So, I'm sure that many people coming to chess.com have a similar story. I have played chess before, but I never really took the time to study it. Before I started reading up on chess, it had been the better part of a decade since I last played, and my game up to that point was. . . well. . . poor at best, and entirely instinctive and analytical.
So, after starting and reading a book by James Eade, and "Bobby Fischer Teaches Chess," I started playing online chess on various applications, Facebook, and with some close friends. Well, both books were good reads, and maybe I will review them from a beginner's perspective in future blogs, but books are a limited resource. After some random Google searches, I ended up on chess.com. Of course, I tried the free 10 tactics problems and committed to a month diamond subscription, so here I am a month later with a now annually renewing subscription.
I have been working through the beginner (1399 rating) study plans and playing some games, though not everything sticks right away. My condensed notes are being taken in a graphing notebook, which I thought was fitting for chess, as notation is useful, but it’s also nice to see some key positions, especially for tactics and pattern recognition. I have worked my way through “Beyond the Basics,” “The Opening,” and “Tactics” for beginners, though all of these definitely need a lot of work, even for a beginner.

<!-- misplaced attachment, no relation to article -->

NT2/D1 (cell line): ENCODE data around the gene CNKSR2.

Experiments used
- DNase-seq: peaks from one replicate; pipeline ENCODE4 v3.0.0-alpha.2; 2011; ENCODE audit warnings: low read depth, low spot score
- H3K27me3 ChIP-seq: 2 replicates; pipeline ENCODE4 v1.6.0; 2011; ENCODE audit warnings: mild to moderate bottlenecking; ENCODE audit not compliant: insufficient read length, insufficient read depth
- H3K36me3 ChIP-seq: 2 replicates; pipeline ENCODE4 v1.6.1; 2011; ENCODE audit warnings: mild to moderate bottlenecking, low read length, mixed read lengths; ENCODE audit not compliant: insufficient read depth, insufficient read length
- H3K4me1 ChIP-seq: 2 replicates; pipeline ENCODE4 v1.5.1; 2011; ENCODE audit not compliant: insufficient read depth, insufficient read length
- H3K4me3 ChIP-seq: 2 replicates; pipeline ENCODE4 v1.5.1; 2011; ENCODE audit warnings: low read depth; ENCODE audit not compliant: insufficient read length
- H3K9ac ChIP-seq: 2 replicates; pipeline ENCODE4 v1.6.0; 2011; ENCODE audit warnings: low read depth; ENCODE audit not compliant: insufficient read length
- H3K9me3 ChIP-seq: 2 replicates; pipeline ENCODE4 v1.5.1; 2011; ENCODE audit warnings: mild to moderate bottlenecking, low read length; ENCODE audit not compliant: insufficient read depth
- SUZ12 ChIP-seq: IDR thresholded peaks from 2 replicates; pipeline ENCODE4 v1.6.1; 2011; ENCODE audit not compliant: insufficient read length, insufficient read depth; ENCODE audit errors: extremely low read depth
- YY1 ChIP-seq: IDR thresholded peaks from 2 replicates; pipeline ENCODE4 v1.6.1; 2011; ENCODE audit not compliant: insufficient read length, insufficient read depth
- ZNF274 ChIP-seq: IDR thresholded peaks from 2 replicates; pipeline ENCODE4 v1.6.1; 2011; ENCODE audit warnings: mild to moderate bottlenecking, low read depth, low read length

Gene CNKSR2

I plan to work a lot more on my openings as I start to work on strategy, as these two fit together very closely. I have no intention of ever memorizing an opening, because I’d rather evaluate each position individually (it seems like a good mental workout, and a necessity, if you ever aspire to be a great chess player).
Despite my efforts, my king must look as broken to my opponents as the picture I have included in this post. With a light tap, he may shatter, but I will constantly work to improve my game, until I can solidify his outer shell.